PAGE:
With the exception of credit-card use and self-fueling stations, the process of buying gasoline has changed little since the days of Henry Ford. So with gas prices rising again, seasoned technology innovators see an opportunity to change how people pay at the pump.
Even those who represent gas stations say the sector is ripe for innovation.
“People will drive out of their way to save money on gas, even if they have to spend extra money on gas to get there,” said Jeff Lenard, vice president of strategic initiatives at the National Association of Convenience Stores, a trade association for gas stations. “It’s a great feeling among consumers to take control of something they previously didn’t have control of.”
One team hoping to reinvent the market is Upside, a new 13-person company operating out of a co-working space in Washington, D.C.
Founders Alex Kinnier and Wayne Lin once worked at Google before heading east to help build Opower, the Arlington, Virginia-based home energy analytics firm.
Opower became a D.C. success story when it sold to Oracle for $532 million earlier this year.
Upside is getting money and advice from some of Silicon Valley’s most exclusive corners. It received an undisclosed amount of seed capital from Formation 8, a venture firm founded by former Facebook chief technology officer Gideon Yu. It is also getting counsel and funding from Hal Varian, a widely published academic who is Google’s chief economist.
The company’s secret sauce: exploiting a quirk in how gas stations compete for customers.
Upside negotiates discounts on the price of gasoline sold at individual stations and posts them on a map accessible from a smartphone app. Users claim their savings by taking a picture of their receipt, much like the mobile check-deposit services many banks now use.
Other apps, such as GasBuddy, have done this sort of thing for years. Where Upside stands out is on the supply side of the retail equation.
Individual gas stations tend to compete for prices on a corner-by-corner, highway-exit-by-highway-exit basis. Prices can be widely variant from one side of town to the other, but stations that cluster near one another in areas of heavy traffic often compete closely on pricing.
If a gas station on a crowded block cuts its price by even one cent, the others tend to quickly follow suit, not wanting to lose any incremental customers.
Upside exploits that competition by offering its services to just one station in each cluster (whichever reaches out to Upside first), shutting the others out so that competitors have no idea what the “true price” of gas is at that station.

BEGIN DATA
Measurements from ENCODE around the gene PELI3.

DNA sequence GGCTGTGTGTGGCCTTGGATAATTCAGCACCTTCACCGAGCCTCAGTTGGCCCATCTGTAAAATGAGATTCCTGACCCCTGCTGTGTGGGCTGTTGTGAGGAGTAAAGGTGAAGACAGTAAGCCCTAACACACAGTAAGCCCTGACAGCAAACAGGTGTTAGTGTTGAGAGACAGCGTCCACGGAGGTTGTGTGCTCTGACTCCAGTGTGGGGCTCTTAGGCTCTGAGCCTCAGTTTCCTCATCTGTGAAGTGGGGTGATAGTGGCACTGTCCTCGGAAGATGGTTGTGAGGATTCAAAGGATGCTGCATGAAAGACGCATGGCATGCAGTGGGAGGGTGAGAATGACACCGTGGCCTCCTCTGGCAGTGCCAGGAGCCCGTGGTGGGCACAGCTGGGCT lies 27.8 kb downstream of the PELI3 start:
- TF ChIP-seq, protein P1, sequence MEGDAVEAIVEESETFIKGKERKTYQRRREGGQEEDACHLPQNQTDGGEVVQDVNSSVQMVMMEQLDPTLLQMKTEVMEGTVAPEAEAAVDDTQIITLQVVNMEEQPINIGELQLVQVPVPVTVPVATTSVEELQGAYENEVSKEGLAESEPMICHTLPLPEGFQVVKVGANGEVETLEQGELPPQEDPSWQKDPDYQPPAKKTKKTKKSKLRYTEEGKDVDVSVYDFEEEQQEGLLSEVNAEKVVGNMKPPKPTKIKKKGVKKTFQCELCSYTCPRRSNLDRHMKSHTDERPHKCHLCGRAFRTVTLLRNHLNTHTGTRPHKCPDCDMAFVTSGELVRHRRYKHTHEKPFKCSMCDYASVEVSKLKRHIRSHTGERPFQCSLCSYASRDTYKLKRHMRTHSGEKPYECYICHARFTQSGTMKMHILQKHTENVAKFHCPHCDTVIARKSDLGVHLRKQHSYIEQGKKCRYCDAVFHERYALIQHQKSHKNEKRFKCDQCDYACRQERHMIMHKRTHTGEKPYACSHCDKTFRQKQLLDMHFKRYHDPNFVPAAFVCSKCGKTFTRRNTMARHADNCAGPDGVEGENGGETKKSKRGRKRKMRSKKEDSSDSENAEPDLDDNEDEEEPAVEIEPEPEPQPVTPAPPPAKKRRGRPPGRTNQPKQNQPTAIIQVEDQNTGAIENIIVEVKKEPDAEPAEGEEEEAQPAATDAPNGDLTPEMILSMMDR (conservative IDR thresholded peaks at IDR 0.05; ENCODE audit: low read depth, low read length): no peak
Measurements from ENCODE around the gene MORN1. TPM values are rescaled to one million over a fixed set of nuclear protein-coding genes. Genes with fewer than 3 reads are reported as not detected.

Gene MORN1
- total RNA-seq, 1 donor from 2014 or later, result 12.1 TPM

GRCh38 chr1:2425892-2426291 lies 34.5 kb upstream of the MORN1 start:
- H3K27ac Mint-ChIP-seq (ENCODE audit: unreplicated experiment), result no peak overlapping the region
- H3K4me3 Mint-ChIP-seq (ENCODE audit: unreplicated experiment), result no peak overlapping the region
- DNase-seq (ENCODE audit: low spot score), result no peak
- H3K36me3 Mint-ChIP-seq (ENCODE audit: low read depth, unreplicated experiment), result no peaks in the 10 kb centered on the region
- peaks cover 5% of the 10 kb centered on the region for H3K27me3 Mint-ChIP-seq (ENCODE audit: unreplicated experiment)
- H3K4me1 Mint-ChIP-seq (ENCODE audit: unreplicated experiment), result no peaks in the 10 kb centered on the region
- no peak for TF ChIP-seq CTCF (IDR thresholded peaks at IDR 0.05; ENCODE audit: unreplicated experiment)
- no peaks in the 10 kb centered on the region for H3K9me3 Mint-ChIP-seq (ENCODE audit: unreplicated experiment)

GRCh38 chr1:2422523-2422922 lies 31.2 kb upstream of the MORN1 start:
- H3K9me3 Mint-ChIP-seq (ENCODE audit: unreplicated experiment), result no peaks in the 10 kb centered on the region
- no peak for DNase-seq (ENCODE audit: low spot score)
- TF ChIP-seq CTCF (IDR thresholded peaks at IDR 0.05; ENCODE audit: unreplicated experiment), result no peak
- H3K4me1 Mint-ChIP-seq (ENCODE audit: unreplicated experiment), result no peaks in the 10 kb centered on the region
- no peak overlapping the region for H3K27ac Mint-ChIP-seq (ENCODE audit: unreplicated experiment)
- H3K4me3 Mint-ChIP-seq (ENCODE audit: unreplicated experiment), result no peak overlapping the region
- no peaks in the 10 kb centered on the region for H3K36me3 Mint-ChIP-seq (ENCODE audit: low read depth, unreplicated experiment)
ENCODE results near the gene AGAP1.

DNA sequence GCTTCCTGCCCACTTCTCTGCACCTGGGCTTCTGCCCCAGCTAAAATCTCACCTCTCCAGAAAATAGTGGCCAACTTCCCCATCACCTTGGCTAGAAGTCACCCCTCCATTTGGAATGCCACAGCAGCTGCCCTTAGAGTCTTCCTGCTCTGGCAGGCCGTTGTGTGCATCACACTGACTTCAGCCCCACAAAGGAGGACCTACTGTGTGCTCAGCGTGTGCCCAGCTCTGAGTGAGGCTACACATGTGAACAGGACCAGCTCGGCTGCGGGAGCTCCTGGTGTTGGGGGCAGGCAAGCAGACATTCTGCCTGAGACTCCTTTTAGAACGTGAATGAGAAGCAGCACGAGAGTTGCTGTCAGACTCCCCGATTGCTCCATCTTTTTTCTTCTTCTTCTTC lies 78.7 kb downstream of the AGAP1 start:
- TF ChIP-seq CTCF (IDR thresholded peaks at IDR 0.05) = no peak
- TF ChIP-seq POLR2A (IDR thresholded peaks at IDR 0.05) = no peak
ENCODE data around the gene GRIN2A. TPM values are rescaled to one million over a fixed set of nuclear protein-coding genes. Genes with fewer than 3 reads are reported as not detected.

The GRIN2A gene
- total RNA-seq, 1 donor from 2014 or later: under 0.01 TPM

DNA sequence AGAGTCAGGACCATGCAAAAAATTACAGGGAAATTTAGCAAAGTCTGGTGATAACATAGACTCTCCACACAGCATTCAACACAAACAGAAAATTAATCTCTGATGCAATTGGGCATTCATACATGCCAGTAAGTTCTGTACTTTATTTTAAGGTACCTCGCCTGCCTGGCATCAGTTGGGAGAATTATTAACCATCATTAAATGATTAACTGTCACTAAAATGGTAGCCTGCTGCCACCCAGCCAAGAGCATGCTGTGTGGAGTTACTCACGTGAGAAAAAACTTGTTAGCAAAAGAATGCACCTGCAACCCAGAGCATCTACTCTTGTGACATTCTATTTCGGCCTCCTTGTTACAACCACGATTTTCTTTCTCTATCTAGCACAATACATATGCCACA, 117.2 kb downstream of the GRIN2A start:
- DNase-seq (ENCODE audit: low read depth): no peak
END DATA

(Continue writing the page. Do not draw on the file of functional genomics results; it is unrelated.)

Upside further obscures what the price is by offering a different discount to each user. This reduces the possibility of a price war breaking out; rival stations would have a difficult time figuring out how much they are being undercut.
The D.C. area’s fuel market has less competition than, say, an exit on an interstate highway, as stations tend to be less tightly packed. But that has not stopped 650 gas stations in the District, Maryland and Virginia from signing up. Kinnier says Upside is already turning down station owners whose neighbors beat them to the punch.
The company makes money by keeping for itself a small portion of what consumers save when they use the app, an undisclosed cut that represents “a few percentage points” of the customer’s total savings.
The service is too new to know whether it will be a success. It is only beginning to draw a following. As of Friday, the app had about 5,000 downloads in the Google Play Store and had an average user rating of 4.2 stars out of 5. The company says it has “tens of thousands” of users in total.
The company’s founders persuaded a contact at Uber’s D.C. office to send an email blast to its D.C.-area drivers, as part of an unpaid “partnership” that has given the app some devoted users among Uber drivers.
With the help of Hal Varian’s economic mind, the company wants to adapt the idea to other markets. The company is laser-focused on the fuel market for now, Kinnier says, but might try to expand to grocery stores later.
The common thread will be using mobile technology to exploit micro-level competition among individual retailers, saving consumers money and taking a cut of the savings.
The company plans to stick to markets for “necessities”; costs people have to incur on a regular basis to live. That would differentiate Upside from the “daily deals” market cornered by Groupon, which has seen consolidation in recent years after initially high hopes.
“It’s about helping people do better with the basic necessities in their life,” Kinnier said.
(c) 2016, The Washington Post · Aaron Gregg